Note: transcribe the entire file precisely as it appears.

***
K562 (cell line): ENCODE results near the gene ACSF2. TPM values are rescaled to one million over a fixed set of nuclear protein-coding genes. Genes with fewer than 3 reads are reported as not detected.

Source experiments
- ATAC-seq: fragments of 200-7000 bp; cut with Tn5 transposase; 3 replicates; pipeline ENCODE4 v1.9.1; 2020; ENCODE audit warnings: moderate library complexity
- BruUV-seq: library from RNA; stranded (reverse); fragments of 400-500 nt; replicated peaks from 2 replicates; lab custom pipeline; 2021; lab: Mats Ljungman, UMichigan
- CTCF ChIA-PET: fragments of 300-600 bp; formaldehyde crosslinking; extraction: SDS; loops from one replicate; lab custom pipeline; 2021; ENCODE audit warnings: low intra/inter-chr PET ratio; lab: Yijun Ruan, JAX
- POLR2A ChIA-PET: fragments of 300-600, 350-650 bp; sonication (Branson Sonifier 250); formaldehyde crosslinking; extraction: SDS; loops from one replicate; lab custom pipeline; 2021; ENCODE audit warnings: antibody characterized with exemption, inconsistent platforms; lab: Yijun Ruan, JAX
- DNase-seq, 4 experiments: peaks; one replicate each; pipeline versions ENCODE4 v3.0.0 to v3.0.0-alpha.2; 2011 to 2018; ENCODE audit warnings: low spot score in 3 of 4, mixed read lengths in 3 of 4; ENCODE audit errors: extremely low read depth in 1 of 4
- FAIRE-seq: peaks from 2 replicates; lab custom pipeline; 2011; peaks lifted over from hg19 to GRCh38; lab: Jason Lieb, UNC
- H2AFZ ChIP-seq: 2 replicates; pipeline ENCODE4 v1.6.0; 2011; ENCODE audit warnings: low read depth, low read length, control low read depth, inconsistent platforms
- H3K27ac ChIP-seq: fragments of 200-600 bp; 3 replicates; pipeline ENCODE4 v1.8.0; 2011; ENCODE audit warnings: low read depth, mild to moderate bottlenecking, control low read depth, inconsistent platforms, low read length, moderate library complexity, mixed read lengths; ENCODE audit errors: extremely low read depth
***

K562 (cell line): ENCODE results near the gene ACSF2. TPM values are rescaled to one million over a fixed set of nuclear protein-coding genes. Genes with fewer than 3 reads are reported as not detected.

Source experiments
- ATAC-seq: fragments of 200-7000 bp; cut with Tn5 transposase; 3 replicates; pipeline ENCODE4 v1.9.1; 2020; ENCODE audit warnings: moderate library complexity
- BruUV-seq: library from RNA; stranded (reverse); fragments of 400-500 nt; replicated peaks from 2 replicates; lab custom pipeline; 2021; lab: Mats Ljungman, UMichigan
- CTCF ChIA-PET: fragments of 300-600 bp; formaldehyde crosslinking; extraction: SDS; loops from one replicate; lab custom pipeline; 2021; ENCODE audit warnings: low intra/inter-chr PET ratio; lab: Yijun Ruan, JAX
- POLR2A ChIA-PET: fragments of 300-600, 350-650 bp; sonication (Branson Sonifier 250); formaldehyde crosslinking; extraction: SDS; loops from one replicate; lab custom pipeline; 2021; ENCODE audit warnings: antibody characterized with exemption, inconsistent platforms; lab: Yijun Ruan, JAX
- DNase-seq, 4 experiments: peaks; one replicate each; pipeline versions ENCODE4 v3.0.0 to v3.0.0-alpha.2; 2011 to 2018; ENCODE audit warnings: low spot score in 3 of 4, mixed read lengths in 3 of 4; ENCODE audit errors: extremely low read depth in 1 of 4
- FAIRE-seq: peaks from 2 replicates; lab custom pipeline; 2011; peaks lifted over from hg19 to GRCh38; lab: Jason Lieb, UNC
- H2AFZ ChIP-seq: 2 replicates; pipeline ENCODE4 v1.6.0; 2011; ENCODE audit warnings: low read depth, low read length, control low read depth, inconsistent platforms
- H3K27ac ChIP-seq: fragments of 200-600 bp; 3 replicates; pipeline ENCODE4 v1.8.0; 2011; ENCODE audit warnings: low read depth, mild to moderate bottlenecking, control low read depth, inconsistent platforms, low read length, moderate library complexity, mixed read lengths; ENCODE audit errors: extremely low read depth